The week ahead | Calamatta Cuschieri

New day, new week, new month. European markets were set to break a four-session losing streak on Monday

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Calamatta Cuschieri
3 July 2017, 12:41pm
Monday sees the start of the fraud trail into Barclays and four former executives
Monday sees the start of the fraud trail into Barclays and four former executives
New day, new week, new month. European markets were set to break a four-session losing streak on Monday, buoyed by the commodities sector after upbeat manufacturing data from China and a continued rally in oil prices. Banks also helped to lift the trading mood, rising on hopes of higher interest rates after hawkish comments from central bankers last week.

Barclay’s fraud trail begins

Monday sees the start of the fraud trail into Barclays and four former executives who are accused of raising capital from Qatar at the height of the financial crisis. This is the first time charges have been taken against a global bank in relation to actions taken during the financial crises.

At the same time, Barclays has announced that its post-Brexit financial hub shall be Dublin. This will enable the bank to continue servicing European clients once the UK leaves the European Union in the near future.

Barclay’s stock was up 1.45% in morning trade on Monday.

Brexit talks continue

A delegation of City of London business leaders will go to Brussels this week to press for a post-Brexit deal on financial services, reports say. The team will be led by former city minister Mark Hoban.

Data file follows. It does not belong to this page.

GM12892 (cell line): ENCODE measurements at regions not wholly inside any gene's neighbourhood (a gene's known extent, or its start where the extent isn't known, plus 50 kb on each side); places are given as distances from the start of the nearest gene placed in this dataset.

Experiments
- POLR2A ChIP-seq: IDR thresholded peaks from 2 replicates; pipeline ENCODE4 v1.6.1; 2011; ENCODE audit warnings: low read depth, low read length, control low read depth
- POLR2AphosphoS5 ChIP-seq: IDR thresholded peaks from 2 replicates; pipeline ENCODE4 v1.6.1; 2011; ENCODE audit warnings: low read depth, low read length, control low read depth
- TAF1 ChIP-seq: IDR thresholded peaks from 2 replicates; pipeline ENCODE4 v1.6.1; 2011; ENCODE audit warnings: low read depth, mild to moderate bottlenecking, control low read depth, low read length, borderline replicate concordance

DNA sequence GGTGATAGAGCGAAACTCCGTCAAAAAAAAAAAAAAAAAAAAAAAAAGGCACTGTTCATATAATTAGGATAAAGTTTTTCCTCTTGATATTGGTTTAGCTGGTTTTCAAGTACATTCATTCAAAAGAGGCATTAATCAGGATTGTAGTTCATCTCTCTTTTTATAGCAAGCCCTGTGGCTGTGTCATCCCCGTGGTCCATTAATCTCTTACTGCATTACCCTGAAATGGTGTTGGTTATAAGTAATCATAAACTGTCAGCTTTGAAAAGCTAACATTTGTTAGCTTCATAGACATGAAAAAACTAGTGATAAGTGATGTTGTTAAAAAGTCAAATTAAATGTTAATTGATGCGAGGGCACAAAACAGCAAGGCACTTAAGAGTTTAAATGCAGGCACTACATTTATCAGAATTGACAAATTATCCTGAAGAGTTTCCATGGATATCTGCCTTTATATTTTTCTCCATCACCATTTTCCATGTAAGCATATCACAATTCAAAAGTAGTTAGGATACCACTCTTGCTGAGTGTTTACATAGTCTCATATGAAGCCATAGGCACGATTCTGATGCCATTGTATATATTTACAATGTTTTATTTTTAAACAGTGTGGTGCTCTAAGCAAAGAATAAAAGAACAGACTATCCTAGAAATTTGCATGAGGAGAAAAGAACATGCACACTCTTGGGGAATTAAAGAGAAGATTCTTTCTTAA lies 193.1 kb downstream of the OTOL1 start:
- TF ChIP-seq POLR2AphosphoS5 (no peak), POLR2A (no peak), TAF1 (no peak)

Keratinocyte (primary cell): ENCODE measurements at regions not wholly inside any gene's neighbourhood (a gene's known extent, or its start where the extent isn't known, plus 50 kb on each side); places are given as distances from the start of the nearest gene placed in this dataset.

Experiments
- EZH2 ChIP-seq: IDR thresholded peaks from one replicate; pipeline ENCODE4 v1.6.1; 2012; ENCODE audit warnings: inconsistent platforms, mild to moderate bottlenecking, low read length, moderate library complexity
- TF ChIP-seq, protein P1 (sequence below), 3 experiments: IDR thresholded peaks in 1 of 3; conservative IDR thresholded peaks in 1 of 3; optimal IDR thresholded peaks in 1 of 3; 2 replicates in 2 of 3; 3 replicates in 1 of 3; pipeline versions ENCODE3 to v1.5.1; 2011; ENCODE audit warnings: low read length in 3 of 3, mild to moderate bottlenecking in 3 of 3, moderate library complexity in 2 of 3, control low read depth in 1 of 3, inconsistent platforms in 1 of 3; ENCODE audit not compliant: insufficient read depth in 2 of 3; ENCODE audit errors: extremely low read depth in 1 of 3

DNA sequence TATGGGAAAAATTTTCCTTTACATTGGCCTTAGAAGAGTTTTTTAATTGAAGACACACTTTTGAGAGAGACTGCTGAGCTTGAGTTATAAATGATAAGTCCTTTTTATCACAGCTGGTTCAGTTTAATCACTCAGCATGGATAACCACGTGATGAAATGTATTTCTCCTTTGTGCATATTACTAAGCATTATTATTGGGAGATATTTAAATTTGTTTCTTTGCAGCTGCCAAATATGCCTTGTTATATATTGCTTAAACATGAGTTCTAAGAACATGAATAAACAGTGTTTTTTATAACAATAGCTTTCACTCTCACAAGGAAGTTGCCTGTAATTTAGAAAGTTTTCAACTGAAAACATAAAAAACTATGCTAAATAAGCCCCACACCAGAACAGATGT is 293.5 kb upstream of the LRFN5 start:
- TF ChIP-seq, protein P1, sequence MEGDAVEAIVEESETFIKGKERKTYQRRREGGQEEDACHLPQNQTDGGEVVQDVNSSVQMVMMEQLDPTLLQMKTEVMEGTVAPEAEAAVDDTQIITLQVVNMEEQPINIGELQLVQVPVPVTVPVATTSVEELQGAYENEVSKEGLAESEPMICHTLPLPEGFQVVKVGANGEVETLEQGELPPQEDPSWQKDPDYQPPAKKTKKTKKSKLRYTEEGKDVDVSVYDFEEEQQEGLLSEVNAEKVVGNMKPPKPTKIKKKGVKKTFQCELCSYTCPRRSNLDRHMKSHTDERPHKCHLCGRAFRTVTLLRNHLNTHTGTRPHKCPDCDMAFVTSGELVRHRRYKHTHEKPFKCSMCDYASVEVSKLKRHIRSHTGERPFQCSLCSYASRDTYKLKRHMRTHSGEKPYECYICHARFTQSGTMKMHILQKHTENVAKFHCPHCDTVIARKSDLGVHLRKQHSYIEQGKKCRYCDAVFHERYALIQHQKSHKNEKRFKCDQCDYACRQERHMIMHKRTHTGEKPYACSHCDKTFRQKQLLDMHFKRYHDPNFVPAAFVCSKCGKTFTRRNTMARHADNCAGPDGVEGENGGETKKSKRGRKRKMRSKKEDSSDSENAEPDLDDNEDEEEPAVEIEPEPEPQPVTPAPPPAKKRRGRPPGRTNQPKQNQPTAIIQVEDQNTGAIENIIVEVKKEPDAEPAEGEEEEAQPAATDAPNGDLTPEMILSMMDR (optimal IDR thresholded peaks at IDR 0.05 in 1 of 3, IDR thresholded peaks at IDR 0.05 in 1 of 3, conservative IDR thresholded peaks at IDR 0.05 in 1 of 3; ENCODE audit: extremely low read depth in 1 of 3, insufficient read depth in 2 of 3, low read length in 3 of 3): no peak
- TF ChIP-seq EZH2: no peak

The move comes amid increased concern that London's status as a European financial hub will be badly hit if the UK leaves the EU single market. Many firms have plans in place to move staff and operations out of the UK. Other EU governments have already begun wooing London-based financial companies, but the UK government has promised to fight to maintain the City's position.

At present, nearly 80% of foreign exchange trading and 30% of all bank lending in the EU flows through the UK.

Iran to sign new IPC gas deal

Iran plans to sign a new contract to develop its giant South Pars gas field with France's Total and China's CNPC on Monday, the first major Western energy investment since sanctions against Tehran were lifted, an Iranian oil ministry official told Reuters on Sunday.

A spokesman for Total confirmed the company will sign the contract to produce gas for the Iranian market from 2021, adding that the 20-year deal will be the first Iranian Petroleum Contract (IPC) signed in Iran.

Total holds a 50.1 interest in the South Pars project with state-owned China National Petroleum Corporation owning 30% and Iran's Petropars 19.9%.

Shares of Total rose 1.33% during pre-market trading on Monday.

Disclaimer:

This article was issued by Rebecca Naudi, Trader at Calamatta Cuschieri. For more information visit, www.cc.com.mt. The information, view and opinions provided in this article is being provided solely for educational and informational purposes and should not be construed as investment advice, advice concerning particular investments or investment decisions, or tax or legal advice. Calamatta Cuschieri Investment Services Ltd has not verified and consequently neither warrants the accuracy nor the veracity of any information, views or opinions appearing on this website.

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